Nanny was a keen cyclist and was very friendly with Grandpa’s mother Mary Elizabeth Emmerson nee Collins, so one day while she was out on her bicycle she popped into The Lodge at Bidborough Court where the Emmerson’s lived. She had a puncture in her back tyre and left the bike outside the house, went in and had a cup of tea and stayed the afternoon. When she came out she found the bike had been mended and going along the road she realised there was another bike behind her and it was Grandpa. They made up and Grandpa did not go back to Aunt Flo’s.
Cycling got Nanny into some scrapes and she remembered one in particular. Nanny and a friend went for a bike ride, but the friend did not have her own bike, so she hired one. She did not like the bike so Nanny let her friend use hers. They were going down Riverhill near Sevenoaks when the hired bike’s brakes gave out and Nanny could not stop. There was a horse and cart full of hay and Nanny ended up in the cart covered in hay.
Nanny with her bike about 1911
About 1911 Mrs Nicholson wanted Nanny to go and work for them in London, but Nanny preferred to stay near Grandpa and his family, so she took on the job of cook housekeeper for an elderly lady called Susannah Forman, a widow of Osborne House in Tonbridge. Her job was to order of the food, cooking and paying the bills. During this time she was able to save £100 (about £8000 in today’s money) with which she furnished their home as she wanted when she married Grandpa on the 23rd December 1911 at the St Mary the Virgin parish church in Lamberhurst. They moved into one of the cottages near the entrance to the park opposite the Manor House in West Malling and a year later on the 26th November 1912 their first child Ernest Arthur was born in Park Cottage.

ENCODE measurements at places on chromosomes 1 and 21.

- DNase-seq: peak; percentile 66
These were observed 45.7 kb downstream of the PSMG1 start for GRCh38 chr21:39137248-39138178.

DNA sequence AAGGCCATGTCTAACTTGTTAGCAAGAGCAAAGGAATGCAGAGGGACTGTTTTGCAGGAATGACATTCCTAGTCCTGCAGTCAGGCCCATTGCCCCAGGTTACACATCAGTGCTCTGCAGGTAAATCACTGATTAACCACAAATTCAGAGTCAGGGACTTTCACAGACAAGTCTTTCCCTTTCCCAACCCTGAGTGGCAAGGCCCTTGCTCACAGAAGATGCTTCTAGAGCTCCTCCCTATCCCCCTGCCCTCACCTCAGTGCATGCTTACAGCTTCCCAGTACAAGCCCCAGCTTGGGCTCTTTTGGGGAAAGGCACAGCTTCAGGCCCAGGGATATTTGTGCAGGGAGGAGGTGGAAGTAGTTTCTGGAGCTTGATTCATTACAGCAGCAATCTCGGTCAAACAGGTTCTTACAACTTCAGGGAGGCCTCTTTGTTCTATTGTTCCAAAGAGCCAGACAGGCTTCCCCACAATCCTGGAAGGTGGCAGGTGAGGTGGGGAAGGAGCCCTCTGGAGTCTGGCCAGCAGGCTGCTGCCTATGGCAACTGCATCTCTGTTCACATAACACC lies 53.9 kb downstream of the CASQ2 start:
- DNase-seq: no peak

Henry Joseph Wood who owned Bidborough Court had bought the Manor House at West Malling and Grandpa and his father moved over there to get the gardens into good order.